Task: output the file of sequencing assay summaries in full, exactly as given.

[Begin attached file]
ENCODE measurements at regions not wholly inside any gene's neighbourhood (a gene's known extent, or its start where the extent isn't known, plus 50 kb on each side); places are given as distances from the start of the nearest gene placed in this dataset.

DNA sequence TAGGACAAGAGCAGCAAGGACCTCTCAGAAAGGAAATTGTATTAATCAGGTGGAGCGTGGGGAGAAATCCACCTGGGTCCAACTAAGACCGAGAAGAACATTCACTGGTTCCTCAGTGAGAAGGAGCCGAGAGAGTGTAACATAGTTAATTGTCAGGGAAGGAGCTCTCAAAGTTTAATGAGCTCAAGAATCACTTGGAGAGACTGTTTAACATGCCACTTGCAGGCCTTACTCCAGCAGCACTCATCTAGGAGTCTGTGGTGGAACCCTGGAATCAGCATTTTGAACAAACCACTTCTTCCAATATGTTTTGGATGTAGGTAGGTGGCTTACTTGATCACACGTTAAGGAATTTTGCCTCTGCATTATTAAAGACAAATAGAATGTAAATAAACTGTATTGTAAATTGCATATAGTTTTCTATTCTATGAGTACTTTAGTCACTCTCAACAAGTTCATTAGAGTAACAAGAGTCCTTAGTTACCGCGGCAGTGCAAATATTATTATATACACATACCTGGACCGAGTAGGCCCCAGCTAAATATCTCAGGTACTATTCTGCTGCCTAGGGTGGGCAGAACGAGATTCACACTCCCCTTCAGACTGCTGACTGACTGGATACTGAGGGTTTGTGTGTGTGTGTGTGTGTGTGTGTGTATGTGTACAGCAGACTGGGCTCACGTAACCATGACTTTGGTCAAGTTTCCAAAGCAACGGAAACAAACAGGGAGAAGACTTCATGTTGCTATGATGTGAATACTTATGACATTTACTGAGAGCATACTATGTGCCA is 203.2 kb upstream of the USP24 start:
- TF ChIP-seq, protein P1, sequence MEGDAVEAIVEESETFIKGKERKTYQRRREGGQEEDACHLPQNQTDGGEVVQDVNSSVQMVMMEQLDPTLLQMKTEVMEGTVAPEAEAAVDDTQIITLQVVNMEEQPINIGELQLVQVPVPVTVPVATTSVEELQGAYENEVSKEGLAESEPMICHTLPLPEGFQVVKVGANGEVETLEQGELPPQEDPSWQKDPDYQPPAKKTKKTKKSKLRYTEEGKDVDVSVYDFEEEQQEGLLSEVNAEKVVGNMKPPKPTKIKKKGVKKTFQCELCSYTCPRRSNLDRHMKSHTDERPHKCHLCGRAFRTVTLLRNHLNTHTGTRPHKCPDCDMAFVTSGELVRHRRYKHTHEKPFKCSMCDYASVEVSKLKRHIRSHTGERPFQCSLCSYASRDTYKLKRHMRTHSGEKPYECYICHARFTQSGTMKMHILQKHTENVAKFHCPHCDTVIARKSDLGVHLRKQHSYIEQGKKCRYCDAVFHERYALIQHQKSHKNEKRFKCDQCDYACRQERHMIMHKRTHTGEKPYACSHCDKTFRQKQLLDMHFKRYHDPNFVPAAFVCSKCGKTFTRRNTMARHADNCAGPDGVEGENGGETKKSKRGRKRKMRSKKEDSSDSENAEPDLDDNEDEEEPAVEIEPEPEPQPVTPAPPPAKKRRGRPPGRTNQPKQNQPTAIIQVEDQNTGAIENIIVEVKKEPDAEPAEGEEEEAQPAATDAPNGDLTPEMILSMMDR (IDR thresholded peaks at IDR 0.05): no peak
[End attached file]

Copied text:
ENCODE measurements at regions not wholly inside any gene's neighbourhood (a gene's known extent, or its start where the extent isn't known, plus 50 kb on each side); places are given as distances from the start of the nearest gene placed in this dataset.

DNA sequence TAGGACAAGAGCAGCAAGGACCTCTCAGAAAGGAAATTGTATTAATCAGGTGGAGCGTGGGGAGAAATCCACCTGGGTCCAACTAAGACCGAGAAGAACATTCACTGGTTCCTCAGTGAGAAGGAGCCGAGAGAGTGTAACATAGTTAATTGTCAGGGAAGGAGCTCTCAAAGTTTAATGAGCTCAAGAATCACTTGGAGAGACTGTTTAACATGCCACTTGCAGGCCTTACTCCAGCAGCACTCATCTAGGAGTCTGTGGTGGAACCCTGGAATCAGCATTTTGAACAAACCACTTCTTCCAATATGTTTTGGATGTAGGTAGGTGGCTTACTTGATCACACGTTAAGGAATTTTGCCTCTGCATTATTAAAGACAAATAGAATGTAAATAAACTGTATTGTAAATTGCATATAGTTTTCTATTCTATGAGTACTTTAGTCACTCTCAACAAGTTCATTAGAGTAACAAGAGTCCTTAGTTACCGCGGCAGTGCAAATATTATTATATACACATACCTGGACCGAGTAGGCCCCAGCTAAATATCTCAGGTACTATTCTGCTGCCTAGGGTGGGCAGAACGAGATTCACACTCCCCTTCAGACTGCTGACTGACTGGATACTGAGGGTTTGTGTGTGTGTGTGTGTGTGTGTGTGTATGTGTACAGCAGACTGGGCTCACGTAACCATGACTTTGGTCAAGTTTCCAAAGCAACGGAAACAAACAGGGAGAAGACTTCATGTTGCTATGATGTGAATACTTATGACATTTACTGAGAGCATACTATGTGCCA is 203.2 kb upstream of the USP24 start:
- TF ChIP-seq, protein P1, sequence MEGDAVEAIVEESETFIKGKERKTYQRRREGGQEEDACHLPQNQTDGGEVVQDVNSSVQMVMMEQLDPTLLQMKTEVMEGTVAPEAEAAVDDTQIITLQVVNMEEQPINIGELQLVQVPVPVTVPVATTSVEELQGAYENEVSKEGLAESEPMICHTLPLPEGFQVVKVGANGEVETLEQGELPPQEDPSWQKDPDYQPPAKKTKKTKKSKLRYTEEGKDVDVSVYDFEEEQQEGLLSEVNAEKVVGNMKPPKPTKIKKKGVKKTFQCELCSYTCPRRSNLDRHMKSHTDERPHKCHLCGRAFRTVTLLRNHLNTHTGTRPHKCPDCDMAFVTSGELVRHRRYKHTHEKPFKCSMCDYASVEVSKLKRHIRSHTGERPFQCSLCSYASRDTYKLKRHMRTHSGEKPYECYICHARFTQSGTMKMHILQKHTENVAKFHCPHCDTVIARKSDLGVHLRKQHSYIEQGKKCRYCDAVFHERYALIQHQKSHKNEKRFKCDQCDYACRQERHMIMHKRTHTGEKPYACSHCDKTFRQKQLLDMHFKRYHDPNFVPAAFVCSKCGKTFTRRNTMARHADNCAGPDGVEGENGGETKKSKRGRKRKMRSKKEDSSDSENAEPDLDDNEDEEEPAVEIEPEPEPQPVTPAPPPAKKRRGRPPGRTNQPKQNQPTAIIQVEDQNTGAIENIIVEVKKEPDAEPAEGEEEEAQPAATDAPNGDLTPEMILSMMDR (IDR thresholded peaks at IDR 0.05): no peak